Ampex Sel-Sync, 1955
Oct 1, 2005 , By George Petersen
WHEN THE ROOTS OF MULTITRACK TOOK HOLD
There's no doubt that the impetus for multitracking came from solid-body electric guitar inventor Les Paul, who, lacking a means to play harmony parts and duets with himself, modified a tape deck with an extra head and a switch to defeat the erase function and began doing sound-on-sound recording as early as 1949. However, the technique was risky: One bad pass and the recording was ruined, and each additional pass added noise and distortion.
“The 8-track [concept] came along in 1953,” Paul recalls. “While filming, I was taking a rest and looking up at the sky. My manager asked what I was dreaming about. I said that recording using sound-on-sound was crazy. There's a better way: Stack the heads on top of the other — 1-2-3-4-5-6-7-8 — and align them so we could do self-sync with all the heads in-line. When I told my manager, ‘I think it will change the world,’ he told me I should do something about it.
Les Paul (holding a Fostex cassette multitrack) poses with his original Ampex 8-track, which was given the name “Octopus” by comedian W.C. Fields.
“I went to California to see Westrex, who said it wouldn't work,” he continues. “So we went up to San Francisco to see Ampex. They called a big meeting and they said they could do it. All we have to do is hire about seven people to start the procedure, which was in 1953. It took about two years, during which they also made a number of refinements, such as a master oscillator and remoting it to the console.”
However the process wasn't so easy, according to Ross Snyder, Ampex manager of special products from 1952 to 1960. These days, this distinguished AES Fellow is retired and often produces oral history recordings for the AES history committee, but back then, Snyder's domain was “custom shop” — type products for the company.
Snyder also developed the concept for Sel-Sync. “I was alone in my office at 860 Charter Street in Redwood City [Calif.] and thinking about how godawful sound-on-sound recordings became after 15 or 16 layers down,” Snyder says. “You exaggerate the frequency response, you bring up the hum and noise, you increase the distortion — the whole thing is just a mess. There were many people doing those things, not just Les Paul, although Les was perhaps the best at doing it.”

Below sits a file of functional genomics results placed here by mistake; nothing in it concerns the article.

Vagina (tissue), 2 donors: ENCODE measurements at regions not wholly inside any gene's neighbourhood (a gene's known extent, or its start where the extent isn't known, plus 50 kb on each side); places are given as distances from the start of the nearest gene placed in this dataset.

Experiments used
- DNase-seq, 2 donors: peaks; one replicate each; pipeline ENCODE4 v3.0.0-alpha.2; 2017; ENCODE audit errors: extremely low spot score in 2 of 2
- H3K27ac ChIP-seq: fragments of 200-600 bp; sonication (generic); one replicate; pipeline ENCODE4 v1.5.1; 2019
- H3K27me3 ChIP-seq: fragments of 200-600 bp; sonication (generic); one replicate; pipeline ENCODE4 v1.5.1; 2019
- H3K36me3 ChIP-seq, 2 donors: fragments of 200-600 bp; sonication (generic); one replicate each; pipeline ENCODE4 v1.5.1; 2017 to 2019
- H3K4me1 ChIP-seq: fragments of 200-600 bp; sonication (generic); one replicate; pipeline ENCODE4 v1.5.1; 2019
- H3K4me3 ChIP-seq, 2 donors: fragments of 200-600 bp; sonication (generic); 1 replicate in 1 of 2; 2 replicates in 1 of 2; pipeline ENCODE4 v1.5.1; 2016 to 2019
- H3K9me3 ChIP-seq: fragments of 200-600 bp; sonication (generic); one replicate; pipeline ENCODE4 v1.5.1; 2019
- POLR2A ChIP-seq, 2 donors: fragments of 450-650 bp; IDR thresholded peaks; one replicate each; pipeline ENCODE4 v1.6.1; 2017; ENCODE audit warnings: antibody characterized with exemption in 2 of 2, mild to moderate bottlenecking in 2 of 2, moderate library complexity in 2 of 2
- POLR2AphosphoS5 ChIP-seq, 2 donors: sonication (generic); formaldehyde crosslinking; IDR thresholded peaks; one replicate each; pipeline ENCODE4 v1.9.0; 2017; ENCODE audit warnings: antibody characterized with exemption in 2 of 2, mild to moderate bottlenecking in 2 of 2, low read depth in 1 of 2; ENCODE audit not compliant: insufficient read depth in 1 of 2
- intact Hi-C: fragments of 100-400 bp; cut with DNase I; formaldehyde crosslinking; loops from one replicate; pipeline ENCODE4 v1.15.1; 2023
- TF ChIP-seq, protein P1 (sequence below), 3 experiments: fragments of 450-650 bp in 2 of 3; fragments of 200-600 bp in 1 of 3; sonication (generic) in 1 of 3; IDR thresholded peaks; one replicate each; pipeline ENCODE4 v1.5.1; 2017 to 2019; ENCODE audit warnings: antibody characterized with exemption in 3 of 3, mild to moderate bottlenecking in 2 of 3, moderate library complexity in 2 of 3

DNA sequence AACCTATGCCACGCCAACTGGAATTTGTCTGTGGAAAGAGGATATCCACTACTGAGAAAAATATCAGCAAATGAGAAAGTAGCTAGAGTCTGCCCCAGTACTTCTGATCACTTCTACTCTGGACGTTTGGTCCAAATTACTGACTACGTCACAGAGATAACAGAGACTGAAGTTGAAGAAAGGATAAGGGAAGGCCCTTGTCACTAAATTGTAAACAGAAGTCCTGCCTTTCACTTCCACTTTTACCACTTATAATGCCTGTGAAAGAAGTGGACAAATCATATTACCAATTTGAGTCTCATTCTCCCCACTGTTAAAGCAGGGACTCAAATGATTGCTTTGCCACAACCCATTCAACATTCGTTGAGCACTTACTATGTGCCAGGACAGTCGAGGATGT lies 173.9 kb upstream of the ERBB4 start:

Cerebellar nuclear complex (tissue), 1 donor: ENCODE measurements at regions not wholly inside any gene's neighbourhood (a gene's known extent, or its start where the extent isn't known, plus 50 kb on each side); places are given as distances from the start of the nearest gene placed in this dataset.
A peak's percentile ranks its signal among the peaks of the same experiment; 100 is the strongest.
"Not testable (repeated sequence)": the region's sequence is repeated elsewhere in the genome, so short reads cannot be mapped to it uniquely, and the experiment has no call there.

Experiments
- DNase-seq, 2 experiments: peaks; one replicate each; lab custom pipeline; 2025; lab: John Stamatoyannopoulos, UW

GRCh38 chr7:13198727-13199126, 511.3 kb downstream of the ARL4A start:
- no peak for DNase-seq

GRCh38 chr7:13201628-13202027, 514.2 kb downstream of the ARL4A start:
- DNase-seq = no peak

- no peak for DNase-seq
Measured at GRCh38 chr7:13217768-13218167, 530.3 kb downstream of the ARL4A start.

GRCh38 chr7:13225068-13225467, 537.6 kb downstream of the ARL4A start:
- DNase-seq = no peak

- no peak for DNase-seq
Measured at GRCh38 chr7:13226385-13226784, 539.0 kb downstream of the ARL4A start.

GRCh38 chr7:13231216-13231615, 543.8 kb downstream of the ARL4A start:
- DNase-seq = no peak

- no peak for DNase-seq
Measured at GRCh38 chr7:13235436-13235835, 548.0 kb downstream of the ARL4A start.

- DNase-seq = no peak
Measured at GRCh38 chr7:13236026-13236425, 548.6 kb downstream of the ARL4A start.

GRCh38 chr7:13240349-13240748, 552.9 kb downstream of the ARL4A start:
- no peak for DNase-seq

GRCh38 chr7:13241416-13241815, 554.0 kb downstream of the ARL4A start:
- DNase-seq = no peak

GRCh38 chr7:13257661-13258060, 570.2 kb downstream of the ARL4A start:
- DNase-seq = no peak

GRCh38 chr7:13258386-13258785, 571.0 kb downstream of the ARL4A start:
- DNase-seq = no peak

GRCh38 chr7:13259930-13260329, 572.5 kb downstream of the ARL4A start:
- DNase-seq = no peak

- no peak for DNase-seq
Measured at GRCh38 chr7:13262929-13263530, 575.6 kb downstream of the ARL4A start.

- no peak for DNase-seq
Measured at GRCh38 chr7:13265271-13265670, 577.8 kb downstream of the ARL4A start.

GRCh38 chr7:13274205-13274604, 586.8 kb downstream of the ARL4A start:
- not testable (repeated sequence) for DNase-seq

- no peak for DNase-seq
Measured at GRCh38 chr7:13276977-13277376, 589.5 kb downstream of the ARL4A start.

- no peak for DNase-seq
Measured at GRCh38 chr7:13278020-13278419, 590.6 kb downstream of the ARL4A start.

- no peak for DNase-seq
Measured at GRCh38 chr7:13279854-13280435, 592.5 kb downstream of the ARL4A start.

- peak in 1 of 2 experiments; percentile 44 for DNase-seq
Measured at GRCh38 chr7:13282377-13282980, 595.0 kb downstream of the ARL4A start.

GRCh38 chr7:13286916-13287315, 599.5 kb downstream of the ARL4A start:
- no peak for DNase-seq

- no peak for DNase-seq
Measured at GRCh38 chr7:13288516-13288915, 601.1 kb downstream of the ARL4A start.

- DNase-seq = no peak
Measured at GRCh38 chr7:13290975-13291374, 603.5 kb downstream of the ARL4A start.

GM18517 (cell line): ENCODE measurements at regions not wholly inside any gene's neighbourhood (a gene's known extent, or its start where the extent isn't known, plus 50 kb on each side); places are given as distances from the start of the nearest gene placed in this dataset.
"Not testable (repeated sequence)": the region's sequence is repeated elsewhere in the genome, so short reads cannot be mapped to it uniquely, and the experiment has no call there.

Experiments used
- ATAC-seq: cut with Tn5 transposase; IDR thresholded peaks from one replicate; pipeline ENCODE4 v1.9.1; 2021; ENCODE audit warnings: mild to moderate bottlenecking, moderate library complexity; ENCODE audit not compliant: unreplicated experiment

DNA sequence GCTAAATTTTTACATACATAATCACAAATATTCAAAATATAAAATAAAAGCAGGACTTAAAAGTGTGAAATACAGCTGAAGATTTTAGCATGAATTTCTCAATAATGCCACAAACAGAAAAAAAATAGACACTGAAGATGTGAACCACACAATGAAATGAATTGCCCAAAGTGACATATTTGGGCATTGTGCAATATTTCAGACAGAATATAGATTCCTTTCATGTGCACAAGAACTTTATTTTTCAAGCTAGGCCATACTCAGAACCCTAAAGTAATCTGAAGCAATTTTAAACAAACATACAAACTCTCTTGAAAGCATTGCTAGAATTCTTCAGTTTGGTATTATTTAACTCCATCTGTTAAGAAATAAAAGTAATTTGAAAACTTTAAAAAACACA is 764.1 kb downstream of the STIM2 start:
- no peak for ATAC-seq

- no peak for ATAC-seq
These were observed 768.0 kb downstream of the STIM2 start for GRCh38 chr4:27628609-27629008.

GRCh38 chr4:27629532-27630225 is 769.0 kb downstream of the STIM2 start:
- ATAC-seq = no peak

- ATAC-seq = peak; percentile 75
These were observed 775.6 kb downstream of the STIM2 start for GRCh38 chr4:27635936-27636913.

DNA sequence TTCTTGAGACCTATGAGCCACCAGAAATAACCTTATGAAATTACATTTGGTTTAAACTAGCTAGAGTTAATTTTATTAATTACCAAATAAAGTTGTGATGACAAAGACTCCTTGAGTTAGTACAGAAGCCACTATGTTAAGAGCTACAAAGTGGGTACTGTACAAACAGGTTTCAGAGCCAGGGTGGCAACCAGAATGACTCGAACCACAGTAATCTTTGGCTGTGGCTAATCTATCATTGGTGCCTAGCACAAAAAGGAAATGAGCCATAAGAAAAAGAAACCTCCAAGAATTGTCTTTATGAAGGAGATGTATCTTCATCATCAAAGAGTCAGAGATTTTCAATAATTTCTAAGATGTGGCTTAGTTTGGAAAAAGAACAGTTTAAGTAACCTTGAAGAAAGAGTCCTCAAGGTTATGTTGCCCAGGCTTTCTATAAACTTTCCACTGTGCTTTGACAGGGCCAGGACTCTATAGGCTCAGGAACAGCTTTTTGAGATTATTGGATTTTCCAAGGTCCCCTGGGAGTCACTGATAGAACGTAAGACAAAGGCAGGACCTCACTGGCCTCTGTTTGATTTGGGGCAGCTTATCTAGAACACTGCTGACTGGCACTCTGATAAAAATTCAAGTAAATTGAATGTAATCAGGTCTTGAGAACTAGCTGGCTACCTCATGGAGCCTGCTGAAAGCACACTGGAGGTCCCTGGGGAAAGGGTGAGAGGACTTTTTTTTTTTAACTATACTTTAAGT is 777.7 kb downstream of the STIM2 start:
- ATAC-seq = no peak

The Sel-Sync process that enabled overdub multitracking required several systems to function as one. “There was nothing new about the idea that a record head could function perfectly well — or rather well — as a pickup head,” Snyder adds. “But to do that job you needed to get them in perfect alignment, so that when you played back, you were in synchronism. You needed a separate erase so you could preserve what was already recorded and use a new track for the next pass. But to get them in synchronism, you also had to solve the problem of switching very low-level/high-impedance circuitry. You've got to handle those things very carefully with considerable skill to avoid noise and hum.
“The whole thing did not look to me as though it were possible, but I inquired with the engineers in the mod lab, and one by one — especially one very bright, delightful person by the name of Mort Fujii — said, ‘We could do that.’” The first Sel-Sync machine was the 1-inch 8-track sold to Paul for $10,000 — a princely sum that could have bought two nice homes back in 1955. The system combined a separate rack of record electronics with a heavy-duty instrumentation recorder transport, the latter chosen because it was proven to pull 1-inch tape, which led to some later complications.
“They sent me a 30/60 ips machine!” Paul exclaims. “We set the thing up and Mary [Ford] asked, ‘Isn't that thing going awfully fast?’ I wasn't sure, so I stuck a piece of paper into the tape pack and counted off to verify the speed.” Sure enough, the Ampex team — who had never built a 1-inch multitrack — didn't remove the instrumentation capstan, so the deck ran at 30/60 ips instead of 15/30, and as the electronics were compensated for the higher speeds, the entire system was air-freighted back to Ampex and then returned to Paul's studio in New Jersey, where it still continues to work. “I'm sure we lost money on that,” Snyder recalls.
Ironically, Ampex hardly made a fuss about the new technology. “It was partly because of me,” Snyder explains. “I did not consider it an important or major new feature. I thought the market would be confined to a few dozen at the absolute most. After all, how many people are doing professional recording by way of overdubbing? Not many, but those who did needed it badly. Also, our attorney advised me that the concept was ‘obvious’ engineering and probably not patentable. The only thing Ampex ever did with it was trademark the [Sel-Sync] name.”
Snyder does have one lament: “I often wished that Les would have made a greater success with the machine; he never had a hit again. By 1955/'56/'57, when Les was using the new machine, rock 'n' roll had taken over and he was not a rock artist. I would like to say we made five or six of his hits possible, but that wouldn't be true — they were all done earlier using sound-on-sound.”
So 50 years later, how does the “father of multitracking” feel about his impact on music? “I'm terribly proud, but I'm very humble about it,” says Paul. “If it wasn't for Bell Labs, I wouldn't have been singing into their telephone, and if there wasn't an Edison, there wouldn't be a phonograph. If I didn't have those things to play with, like the telephone receiver I put underneath the strings of my guitar and plugged into the grid of my mother's radio, it wouldn't have happened. I was just lucky enough to have others that had done so much who deserve so much credit.”